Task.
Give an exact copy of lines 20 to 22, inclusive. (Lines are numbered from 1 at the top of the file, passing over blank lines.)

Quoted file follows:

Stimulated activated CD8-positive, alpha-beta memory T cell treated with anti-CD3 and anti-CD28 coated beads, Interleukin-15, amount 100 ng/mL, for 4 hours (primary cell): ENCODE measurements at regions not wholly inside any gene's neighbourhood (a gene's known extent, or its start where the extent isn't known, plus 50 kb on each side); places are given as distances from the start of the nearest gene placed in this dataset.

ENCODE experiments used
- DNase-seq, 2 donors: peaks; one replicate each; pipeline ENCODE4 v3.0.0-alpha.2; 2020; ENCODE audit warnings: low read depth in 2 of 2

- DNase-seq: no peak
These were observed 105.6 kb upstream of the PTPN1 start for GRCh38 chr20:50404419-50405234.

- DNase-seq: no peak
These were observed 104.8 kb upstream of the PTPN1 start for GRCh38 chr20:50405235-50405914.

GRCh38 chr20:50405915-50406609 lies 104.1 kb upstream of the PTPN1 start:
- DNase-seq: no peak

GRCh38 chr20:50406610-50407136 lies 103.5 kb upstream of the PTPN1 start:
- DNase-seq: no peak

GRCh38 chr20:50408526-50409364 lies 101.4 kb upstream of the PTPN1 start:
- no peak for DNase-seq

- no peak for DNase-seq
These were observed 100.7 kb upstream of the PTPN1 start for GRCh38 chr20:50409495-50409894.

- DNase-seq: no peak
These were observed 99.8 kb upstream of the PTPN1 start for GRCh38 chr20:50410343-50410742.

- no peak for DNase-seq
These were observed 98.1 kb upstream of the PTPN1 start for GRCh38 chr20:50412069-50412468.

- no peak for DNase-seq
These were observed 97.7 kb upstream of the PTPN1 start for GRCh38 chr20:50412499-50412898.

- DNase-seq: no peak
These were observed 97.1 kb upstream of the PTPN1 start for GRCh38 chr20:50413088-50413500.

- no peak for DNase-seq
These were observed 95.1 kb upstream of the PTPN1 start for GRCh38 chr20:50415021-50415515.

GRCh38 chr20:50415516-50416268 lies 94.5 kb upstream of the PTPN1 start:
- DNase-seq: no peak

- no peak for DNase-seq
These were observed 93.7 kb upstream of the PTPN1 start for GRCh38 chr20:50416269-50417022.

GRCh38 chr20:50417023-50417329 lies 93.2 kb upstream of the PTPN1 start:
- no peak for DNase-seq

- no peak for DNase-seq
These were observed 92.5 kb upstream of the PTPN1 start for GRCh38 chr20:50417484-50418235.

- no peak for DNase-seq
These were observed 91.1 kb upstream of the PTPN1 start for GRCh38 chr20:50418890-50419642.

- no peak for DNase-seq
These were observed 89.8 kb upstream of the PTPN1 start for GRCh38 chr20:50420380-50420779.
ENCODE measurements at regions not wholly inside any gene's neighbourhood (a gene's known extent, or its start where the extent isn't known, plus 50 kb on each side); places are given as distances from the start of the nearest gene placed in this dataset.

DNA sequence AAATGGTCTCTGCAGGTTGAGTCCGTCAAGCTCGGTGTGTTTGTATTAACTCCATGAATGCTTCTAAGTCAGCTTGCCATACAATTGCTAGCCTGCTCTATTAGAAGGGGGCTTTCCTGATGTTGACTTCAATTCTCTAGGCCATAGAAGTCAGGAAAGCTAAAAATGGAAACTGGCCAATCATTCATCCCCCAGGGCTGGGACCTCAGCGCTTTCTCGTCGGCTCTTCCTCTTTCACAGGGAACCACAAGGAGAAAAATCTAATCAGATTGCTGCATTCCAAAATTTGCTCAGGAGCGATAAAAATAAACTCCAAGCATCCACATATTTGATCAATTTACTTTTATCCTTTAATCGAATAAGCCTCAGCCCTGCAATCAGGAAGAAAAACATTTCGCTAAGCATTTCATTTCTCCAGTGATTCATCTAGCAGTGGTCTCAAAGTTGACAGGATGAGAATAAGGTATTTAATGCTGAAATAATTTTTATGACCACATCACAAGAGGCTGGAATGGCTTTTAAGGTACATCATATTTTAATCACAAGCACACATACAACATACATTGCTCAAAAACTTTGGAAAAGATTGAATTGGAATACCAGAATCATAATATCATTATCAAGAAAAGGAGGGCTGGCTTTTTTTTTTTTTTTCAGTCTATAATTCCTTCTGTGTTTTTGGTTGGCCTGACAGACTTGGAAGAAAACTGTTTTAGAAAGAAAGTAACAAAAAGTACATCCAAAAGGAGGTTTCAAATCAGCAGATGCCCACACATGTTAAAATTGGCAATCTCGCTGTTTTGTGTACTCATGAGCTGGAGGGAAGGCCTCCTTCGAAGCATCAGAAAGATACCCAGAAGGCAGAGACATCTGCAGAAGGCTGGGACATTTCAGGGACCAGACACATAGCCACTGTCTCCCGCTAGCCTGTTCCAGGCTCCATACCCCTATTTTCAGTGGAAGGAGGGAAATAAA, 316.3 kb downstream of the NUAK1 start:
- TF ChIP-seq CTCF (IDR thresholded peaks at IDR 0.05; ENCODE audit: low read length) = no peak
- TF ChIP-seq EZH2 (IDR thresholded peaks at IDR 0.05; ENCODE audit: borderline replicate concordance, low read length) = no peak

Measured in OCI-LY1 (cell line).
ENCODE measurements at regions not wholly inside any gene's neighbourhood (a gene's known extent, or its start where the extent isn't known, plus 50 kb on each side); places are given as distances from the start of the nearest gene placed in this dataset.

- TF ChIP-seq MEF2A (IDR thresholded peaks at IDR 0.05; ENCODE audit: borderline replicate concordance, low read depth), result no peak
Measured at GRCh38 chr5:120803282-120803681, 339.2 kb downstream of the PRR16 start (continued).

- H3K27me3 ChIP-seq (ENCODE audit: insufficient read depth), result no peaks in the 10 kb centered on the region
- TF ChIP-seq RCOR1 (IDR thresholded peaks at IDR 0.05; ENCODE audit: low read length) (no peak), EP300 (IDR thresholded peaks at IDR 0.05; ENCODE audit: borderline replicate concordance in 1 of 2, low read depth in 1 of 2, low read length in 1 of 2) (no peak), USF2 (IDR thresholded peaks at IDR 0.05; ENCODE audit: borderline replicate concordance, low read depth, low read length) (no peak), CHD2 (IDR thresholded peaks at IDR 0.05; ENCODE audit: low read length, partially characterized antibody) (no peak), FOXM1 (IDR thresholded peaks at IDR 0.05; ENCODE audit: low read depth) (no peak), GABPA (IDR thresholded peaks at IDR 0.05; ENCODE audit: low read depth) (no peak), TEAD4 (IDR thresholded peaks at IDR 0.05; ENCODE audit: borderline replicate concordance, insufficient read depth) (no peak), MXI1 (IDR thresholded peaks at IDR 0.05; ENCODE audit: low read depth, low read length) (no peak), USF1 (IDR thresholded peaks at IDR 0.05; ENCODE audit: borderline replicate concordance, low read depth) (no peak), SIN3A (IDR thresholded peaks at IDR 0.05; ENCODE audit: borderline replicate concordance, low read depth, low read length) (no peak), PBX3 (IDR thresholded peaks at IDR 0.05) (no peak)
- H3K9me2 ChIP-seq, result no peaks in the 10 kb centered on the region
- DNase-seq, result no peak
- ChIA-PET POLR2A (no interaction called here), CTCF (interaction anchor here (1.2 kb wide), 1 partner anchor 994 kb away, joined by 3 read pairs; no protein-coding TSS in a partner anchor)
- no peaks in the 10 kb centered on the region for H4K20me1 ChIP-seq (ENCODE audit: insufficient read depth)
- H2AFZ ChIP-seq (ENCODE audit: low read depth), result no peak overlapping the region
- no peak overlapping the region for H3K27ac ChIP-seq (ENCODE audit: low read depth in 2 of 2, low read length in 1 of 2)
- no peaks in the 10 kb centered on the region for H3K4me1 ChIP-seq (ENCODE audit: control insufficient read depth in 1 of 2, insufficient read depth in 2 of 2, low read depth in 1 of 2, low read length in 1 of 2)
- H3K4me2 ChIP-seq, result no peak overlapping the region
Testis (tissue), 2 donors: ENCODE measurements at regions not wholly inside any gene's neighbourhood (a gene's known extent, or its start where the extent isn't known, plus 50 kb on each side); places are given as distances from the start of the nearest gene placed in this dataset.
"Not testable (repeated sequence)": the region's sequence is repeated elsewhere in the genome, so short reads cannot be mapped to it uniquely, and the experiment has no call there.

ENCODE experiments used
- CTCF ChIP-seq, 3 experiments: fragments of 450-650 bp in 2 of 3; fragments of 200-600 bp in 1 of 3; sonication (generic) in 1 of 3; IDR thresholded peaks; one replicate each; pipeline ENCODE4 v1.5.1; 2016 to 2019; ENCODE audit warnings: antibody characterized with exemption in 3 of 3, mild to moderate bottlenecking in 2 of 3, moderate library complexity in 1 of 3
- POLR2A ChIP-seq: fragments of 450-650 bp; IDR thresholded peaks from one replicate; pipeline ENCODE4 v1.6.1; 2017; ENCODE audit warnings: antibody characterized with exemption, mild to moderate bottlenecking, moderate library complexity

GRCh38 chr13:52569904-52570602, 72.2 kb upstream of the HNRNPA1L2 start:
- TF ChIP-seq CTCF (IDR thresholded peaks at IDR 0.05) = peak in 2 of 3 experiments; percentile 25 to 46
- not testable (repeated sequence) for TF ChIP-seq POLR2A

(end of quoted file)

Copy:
- no peak for DNase-seq
These were observed 97.7 kb upstream of the PTPN1 start for GRCh38 chr20:50412499-50412898.

- DNase-seq: no peak